The attorneys at Azrael Franz Schwab Lipowitz, LLC discuss the details and benefits of 1031 real estate exchanges.
A 1031 exchange, named for Internal Revenue Code Section 1031-C, allows an investor to defer capital gains taxes on the sale of a property by reinvesting those proceeds in another investment property. The following is an explanation of some of the important terms and details of a 1031 exchange.
1031 exchanges are for investment properties only and not properties for personal use. Although the definition of “property” in a 1031 exchange is not limited to real estate, the vast majority of 1031 exchanges revolve around real estate transactions.
The financial advantages involved in a 1031 exchange can be substantial. Instead of paying a large percentage of the sale price in capital gains taxes, an investor can use that money as leverage towards the purchase of a more costly property. A 1031 can be a powerful tool for an investor’s portfolio growth and return on investment.
What kind of property can be exchanged? The term used by the IRS is “like kind,” but this carries a broad definition. Most types of real estate will qualify even if they’re for varying uses. For example, an apartment building for a retail center, or raw land for an office complex.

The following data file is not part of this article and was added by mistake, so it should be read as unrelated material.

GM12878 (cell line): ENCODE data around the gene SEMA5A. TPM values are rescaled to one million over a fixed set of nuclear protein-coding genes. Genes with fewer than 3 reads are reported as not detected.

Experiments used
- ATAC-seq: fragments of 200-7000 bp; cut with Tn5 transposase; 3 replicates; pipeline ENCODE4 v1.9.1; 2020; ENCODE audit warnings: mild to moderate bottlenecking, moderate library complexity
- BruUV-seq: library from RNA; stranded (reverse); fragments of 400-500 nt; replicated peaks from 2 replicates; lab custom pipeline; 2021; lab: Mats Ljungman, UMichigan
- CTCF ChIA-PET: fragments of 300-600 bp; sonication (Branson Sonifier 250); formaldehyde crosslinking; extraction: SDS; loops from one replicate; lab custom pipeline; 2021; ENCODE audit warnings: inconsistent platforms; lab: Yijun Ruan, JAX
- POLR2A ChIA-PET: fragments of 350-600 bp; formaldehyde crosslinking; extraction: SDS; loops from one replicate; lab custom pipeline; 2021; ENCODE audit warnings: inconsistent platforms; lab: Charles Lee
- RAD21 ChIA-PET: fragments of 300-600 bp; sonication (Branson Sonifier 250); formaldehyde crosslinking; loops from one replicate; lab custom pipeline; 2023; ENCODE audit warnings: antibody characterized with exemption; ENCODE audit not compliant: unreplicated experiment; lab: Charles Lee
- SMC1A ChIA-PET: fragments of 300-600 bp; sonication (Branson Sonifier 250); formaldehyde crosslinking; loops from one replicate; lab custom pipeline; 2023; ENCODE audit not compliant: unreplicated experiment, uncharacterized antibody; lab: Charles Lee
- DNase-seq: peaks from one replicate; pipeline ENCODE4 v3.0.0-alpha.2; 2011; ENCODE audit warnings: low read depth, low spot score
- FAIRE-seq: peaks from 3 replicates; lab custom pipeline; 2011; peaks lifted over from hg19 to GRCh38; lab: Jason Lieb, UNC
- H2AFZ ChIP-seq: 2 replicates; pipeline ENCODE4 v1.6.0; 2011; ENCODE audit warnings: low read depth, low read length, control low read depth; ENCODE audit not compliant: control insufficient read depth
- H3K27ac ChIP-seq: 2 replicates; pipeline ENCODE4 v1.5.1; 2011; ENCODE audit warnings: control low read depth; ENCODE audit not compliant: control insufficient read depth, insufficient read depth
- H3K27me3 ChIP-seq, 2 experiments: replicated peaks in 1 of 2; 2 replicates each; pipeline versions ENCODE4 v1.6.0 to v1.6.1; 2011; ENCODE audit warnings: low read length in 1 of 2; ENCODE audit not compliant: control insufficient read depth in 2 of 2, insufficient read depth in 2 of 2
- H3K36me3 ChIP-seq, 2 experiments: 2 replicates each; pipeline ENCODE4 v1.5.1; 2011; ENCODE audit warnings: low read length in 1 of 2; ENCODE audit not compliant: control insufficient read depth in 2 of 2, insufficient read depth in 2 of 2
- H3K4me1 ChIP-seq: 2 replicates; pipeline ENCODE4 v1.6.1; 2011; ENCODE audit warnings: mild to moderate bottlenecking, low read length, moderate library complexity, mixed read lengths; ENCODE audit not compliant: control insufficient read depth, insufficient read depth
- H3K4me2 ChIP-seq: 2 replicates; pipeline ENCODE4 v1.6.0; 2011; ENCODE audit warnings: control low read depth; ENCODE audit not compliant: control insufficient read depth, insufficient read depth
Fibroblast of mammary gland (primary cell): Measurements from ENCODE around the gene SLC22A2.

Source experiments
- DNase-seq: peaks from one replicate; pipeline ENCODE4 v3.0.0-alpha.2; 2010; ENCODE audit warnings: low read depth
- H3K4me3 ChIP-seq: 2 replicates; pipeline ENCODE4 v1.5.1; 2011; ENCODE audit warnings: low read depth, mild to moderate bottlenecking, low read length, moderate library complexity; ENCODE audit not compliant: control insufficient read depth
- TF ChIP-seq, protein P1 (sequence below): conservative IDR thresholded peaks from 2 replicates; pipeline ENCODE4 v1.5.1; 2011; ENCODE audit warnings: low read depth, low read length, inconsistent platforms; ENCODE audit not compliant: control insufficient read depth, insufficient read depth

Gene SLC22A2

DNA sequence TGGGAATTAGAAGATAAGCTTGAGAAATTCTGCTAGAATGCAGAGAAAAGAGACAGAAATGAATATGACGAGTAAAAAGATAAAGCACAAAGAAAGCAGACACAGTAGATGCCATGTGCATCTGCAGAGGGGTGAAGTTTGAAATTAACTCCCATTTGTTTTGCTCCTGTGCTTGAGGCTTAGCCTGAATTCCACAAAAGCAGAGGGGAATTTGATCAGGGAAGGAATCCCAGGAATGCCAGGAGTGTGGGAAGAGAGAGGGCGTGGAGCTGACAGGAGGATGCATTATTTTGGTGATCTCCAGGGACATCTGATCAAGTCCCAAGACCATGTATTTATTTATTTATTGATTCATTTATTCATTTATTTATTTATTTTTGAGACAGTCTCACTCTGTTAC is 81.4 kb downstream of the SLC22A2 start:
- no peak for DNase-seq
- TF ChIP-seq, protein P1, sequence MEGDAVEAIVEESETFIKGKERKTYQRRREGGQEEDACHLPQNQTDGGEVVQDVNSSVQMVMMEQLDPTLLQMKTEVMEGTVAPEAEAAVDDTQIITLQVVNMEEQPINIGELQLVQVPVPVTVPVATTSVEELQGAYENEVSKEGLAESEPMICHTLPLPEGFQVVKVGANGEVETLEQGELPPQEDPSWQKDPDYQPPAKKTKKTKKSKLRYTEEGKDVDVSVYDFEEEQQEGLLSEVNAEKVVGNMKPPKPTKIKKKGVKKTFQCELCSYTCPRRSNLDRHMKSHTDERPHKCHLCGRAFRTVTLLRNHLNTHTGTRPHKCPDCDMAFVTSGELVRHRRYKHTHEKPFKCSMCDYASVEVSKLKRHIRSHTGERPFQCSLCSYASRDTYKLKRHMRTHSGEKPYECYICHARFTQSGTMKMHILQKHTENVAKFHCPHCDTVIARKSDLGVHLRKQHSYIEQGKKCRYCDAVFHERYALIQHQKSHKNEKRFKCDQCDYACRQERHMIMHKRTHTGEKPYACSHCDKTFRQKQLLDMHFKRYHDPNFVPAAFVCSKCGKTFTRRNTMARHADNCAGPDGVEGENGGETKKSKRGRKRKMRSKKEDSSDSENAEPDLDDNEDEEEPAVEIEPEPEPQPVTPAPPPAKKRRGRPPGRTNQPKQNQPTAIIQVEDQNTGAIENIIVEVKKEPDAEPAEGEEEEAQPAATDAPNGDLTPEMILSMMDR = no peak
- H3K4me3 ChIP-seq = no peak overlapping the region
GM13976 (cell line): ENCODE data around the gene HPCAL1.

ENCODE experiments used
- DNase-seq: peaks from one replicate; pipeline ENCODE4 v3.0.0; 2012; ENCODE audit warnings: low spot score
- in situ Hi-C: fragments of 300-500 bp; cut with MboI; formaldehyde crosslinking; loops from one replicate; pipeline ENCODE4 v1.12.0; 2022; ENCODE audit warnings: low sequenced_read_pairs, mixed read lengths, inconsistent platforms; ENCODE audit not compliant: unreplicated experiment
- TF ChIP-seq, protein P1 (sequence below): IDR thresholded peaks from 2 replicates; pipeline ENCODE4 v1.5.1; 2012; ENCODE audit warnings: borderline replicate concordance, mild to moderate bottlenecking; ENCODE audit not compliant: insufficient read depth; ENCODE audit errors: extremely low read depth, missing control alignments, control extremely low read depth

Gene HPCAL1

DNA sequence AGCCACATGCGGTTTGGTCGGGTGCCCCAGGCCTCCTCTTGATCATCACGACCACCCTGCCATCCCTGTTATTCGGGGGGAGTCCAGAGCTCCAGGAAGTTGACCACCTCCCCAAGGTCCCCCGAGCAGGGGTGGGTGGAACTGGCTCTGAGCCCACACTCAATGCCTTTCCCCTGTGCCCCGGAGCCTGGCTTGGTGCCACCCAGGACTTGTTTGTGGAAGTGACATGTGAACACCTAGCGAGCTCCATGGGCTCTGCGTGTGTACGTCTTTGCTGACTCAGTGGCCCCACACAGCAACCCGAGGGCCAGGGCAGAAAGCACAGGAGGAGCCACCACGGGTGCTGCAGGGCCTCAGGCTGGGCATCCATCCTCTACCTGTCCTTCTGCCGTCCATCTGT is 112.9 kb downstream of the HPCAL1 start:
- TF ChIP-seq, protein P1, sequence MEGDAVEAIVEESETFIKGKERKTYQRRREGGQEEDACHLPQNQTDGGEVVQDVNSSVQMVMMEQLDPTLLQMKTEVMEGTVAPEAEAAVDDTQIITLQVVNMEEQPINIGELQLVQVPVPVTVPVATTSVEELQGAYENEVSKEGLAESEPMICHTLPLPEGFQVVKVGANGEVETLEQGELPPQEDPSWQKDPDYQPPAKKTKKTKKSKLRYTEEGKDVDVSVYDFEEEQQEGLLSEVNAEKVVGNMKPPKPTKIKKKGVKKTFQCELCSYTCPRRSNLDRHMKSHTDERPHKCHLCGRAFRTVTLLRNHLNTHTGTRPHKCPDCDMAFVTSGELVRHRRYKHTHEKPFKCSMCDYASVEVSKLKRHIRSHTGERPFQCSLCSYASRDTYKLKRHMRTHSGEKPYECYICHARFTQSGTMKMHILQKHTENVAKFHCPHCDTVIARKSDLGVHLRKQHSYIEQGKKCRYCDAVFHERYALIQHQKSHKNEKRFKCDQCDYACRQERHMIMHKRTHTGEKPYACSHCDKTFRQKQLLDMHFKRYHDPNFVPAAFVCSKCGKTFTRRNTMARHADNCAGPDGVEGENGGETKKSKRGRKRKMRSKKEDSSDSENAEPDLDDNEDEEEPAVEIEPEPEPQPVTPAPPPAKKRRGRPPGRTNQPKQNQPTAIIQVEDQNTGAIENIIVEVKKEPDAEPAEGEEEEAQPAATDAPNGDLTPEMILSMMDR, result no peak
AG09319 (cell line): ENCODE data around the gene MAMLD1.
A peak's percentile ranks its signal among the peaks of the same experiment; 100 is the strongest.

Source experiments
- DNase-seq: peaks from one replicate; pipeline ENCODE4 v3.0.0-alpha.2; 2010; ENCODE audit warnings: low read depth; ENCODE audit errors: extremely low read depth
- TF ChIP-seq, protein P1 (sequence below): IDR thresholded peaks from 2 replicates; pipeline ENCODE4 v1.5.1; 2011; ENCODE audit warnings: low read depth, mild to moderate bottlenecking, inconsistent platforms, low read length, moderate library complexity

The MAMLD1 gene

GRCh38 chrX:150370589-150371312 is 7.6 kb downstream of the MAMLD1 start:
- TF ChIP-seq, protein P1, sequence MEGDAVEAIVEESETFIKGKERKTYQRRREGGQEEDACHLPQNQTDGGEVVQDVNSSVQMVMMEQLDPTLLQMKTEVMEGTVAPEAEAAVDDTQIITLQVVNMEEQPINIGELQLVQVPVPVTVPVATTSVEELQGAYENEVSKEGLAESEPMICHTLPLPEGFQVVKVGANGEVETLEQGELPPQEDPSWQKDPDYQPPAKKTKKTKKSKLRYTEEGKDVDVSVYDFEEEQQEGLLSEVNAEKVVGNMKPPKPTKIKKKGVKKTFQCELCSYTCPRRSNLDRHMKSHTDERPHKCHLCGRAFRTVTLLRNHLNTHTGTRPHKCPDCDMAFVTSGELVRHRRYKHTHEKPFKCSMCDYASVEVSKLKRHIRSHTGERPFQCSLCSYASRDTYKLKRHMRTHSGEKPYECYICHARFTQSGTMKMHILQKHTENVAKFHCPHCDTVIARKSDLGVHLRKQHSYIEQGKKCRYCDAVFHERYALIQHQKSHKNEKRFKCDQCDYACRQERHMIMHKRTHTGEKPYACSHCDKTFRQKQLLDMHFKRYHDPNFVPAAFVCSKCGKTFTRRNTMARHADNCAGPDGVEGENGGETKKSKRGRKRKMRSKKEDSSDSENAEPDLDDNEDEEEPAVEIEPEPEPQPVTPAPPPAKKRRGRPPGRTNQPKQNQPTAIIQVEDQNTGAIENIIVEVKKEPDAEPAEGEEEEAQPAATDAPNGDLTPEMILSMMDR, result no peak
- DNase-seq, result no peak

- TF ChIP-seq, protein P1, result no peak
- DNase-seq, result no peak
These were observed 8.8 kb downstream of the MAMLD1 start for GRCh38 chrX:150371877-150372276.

A common question for many is in regard to timing, and how an investor is expected to locate a property for exchange at just the right moment. The 1031 rules answer this need in at least two ways. First, the exchange does not need to be direct. If a suitable property for a direct exchange can’t be found, a third party can hold the proceeds from a sale and like term for the later purchase of an exclusive property. The IRS allows up to three properties to be designated as replacements, as long as one of them goes to closing (within certain valuation tests, an unlimited number of replacement properties may be designated). Closing on the new property must occur within six months of the sale of the old property.
A final and important note is that not all proceeds are necessarily tax-deferred. Any cash received by the seller will be taxed, generally as a capital gain, if they are not used to purchase an exclusive property. Likewise, any reduction in mortgage loans or other debt as a result of the swap is taxable. Essentially, any reduction in the investor’s liability relating to the property will be taxable as income.
Questions about a 1031 exchange or other real estate tax law matters? Contact the attorneys at Azrael Franz Schwab Lipowitz LLC.